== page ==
Pinyon Pine Tree-Ring d13C Across the U.S. Southwest

(continuing research from 1982 to present by

Steven W. Leavitt)


Pinyon-Juniper “(PJ”) woodland occupies vast areas around the semi-arid western states.  Tree rings were sampled from pinyon (Pinus edulis, Pinus monophylla) at 14 sites (§ symbol in map below) in 6 western states (photos of representative PJ sites below map) to develop d13C chronologies to investigate atmospheric chemistry, environmental influences and water-use efficiency.  Four trees were sampled at each site and four cores were taken from each tree.  Pentads from all 16 cores at each site were then pooled to provide samples for each pentad, then d13C was analyzed on cellulose.


This tree-ring isotope project was particularly noteworthy compared to other contemporary studies because of the exact dendro-dating, and its accounting for intra-tree and inter-tree variability through extended sampling (Leavitt and Long, 1984) and for climate effects using ring widths.  The pinyon core collections and isotope analysis were done in the 1980s, and were used to infer atmospheric chemistry (Leavitt and Long, 1988, 1989b), spatial and temporal drought conditions (Leavitt and Long, 1989a), and most recently the results were used by X. Feng and colleagues at Dartmouth to infer intrinsic water-use efficiency (Feng, 1998, 1999).

            The chronologies virtually all exhibit a downward d13C trend post-1800 (raw d13C chronologies plotted below [top]; mean chronology after correction for climate effects on Ci/Ca [lower left]; comparison of raw d13C results from pinyon and juniper in Arizona [lower right]), consistent with the rising inputs of fossil-fuel 13C-depleted CO2 to the atmosphere from the beginning of the Industrial Revolution (link to data).  The record from Arizona pinyon trees also matched that for Arizona juniper trees previously derived in another study (Leavitt and Long, 1983). A plot of intrinsic water-use efficiency of 7 representative pinyon chronologies versus atmospheric CO2 concentration (below) shows increasing A/g over the full concentration range since pre-Industrial times.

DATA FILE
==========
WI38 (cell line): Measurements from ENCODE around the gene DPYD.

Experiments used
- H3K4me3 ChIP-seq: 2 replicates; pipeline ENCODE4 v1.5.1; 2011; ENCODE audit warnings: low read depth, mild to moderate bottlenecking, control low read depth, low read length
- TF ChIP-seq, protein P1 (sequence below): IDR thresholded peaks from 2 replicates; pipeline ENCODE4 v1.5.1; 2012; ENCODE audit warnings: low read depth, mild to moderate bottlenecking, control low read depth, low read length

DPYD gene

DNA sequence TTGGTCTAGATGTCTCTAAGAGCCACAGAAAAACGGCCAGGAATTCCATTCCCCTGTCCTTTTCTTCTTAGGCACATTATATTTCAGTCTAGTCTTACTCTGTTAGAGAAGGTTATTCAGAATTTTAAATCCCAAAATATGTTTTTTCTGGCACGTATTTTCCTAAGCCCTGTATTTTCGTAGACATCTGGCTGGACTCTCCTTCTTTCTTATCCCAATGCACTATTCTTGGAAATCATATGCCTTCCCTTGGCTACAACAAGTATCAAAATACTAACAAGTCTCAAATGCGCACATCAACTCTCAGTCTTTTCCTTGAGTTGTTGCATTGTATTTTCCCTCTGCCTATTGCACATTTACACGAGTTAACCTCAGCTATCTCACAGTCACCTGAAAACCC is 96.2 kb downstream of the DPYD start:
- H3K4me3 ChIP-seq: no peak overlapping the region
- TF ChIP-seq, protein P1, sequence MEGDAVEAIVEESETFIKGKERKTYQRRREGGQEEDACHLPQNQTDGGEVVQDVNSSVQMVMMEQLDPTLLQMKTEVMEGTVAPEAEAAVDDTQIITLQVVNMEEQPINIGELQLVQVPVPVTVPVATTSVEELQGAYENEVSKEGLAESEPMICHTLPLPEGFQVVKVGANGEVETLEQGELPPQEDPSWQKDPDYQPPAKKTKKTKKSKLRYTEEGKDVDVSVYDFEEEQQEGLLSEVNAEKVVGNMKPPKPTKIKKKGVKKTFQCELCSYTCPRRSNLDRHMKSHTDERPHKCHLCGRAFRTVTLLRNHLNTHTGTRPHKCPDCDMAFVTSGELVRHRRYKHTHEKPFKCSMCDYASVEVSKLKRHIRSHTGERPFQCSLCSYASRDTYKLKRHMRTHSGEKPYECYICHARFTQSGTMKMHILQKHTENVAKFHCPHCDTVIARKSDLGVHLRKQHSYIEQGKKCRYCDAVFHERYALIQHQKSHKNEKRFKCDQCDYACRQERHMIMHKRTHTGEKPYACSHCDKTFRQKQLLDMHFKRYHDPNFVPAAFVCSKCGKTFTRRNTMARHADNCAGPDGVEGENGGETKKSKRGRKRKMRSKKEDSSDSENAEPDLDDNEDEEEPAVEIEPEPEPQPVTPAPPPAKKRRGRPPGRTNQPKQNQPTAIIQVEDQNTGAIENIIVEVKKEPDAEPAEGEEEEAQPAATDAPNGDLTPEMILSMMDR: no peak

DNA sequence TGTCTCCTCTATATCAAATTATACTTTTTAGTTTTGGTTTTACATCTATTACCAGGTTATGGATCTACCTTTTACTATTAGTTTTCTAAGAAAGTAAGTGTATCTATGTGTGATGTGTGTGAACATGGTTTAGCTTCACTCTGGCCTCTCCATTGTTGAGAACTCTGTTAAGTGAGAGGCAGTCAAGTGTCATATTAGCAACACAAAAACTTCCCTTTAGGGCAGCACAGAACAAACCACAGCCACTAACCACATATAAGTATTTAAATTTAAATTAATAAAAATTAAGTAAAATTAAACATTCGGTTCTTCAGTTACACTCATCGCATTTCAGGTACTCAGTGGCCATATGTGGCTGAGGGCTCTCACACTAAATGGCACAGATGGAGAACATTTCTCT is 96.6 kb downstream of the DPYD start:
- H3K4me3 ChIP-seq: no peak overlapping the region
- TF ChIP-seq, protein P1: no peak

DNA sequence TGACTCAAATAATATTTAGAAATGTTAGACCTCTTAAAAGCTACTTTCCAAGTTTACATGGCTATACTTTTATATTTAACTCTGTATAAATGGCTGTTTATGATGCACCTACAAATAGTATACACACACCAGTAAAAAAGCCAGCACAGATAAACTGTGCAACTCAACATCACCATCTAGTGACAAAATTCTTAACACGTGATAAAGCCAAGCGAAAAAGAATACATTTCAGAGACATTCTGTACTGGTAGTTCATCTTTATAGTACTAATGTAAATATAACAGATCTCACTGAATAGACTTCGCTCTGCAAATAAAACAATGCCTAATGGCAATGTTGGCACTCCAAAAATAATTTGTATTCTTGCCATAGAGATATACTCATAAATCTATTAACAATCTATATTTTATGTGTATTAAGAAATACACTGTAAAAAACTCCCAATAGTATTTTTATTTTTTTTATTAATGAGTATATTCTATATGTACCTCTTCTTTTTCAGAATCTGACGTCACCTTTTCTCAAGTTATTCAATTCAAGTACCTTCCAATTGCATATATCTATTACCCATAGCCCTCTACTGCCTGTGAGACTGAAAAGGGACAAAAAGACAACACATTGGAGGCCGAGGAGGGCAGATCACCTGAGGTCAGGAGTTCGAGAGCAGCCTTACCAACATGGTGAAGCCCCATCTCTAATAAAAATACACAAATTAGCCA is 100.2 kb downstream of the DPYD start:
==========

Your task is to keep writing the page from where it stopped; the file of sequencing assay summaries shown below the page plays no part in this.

The influence of reduced stomatal conductance during drought acting to increase 13C/12C ratios (higher d13C) was used to identify drought pentads in the records (lower 13C/12C ratios/higher d13C were used to infer moister pentads):  the greater the departure of d13C from the long-term trend, the stronger the inferred drought or moisture excess.  This allowed not only development of moisture records at each site, but the ensemble permitted spatial characterization of moisture conditions.  For example, one of the strongest historical droughts appears in the 1950-54 pentad, and the d13C record reveals a pattern of pronounced reduced moisture centered in New Mexico and southern Colorado (figure below).  This pattern is confirmed in the instrumental records from which Palmer Drought Indices are calculated for climate subdivisions in these southwestern states. Maps of southwestern isotope drought are available at NOAA-NCDC.




            Beginning in 1999, an effort was initiated to resample the complete network of pinyon sites and bring the records up to date with single-year analysis after 1985.  The last of the 14 sites was collected in August 2003.  Efforts are now ongoing to date and analyze these rings, and interpret high-resolution d13C variation with respect to climate and intrinsic water-use efficiency.




Feng, X. 1998.  Long-term ci/ca response of trees in western North America to atmospheric CO2 concentration derived from carbon isotope chronologies.  Oecologia 117: 19-25.

Feng, X. 1999. Trends in intrinsic water-use efficiency of natural trees for the past 100-200 years: A response to atmospheric CO2 concentration. Geochimica et Cosmochimica Acta 63: 1891-1903.

Leavitt, S.W., Chase, T.N., Rajagopalan, B., Lee, E., Lawrence, P.J., Woodhouse, C.A., 2007. Southwestern U.S. drought maps from pinyon tree-ring carbon isotopes. Eos Tran. Am. Geophys. Union 88(4): 39-40 (Jan. 23, 2006).

Leavitt, S.W., Chase, T.N., Rajagopalan, B., Lee, E., Lawrence, P.J., Woodhouse, C.A., 2007. Tree-ring carbon isotope data and drought maps for the U.S. Southwest.  NOAA National Climate Data Center.

Leavitt, S.W. and Long, A., 1983.  An atmospheric 13C/12C reconstruction generated through removal of climate effects from tree-ring 13C/12C measurements.  Tellus 35B:92-102.

Leavitt, S.W. and Long, A., 1984.  Sampling strategy for stable carbon isotope analysis of tree rings in pine.  Nature 301:145-147.

Leavitt, S.W. and Long, A., 1988.  Stable carbon isotope chronologies from trees in the southwestern United States.  Global Biogeochemical Cycles 2:189-198. (Link to data)

Leavitt, S.W. and Long, A., 1989a.  Drought indicated in carbon-13/carbon-12 ratios of southwestern tree rings.  Water Resources Bulletin 25:341-347. (PDF)

Leavitt, S.W. and Long, A., 1989b.  The atmospheric d13C record as derived from 56 pinyon trees at 14 sites in the southwestern U.S.  Radiocarbon 31:469-474.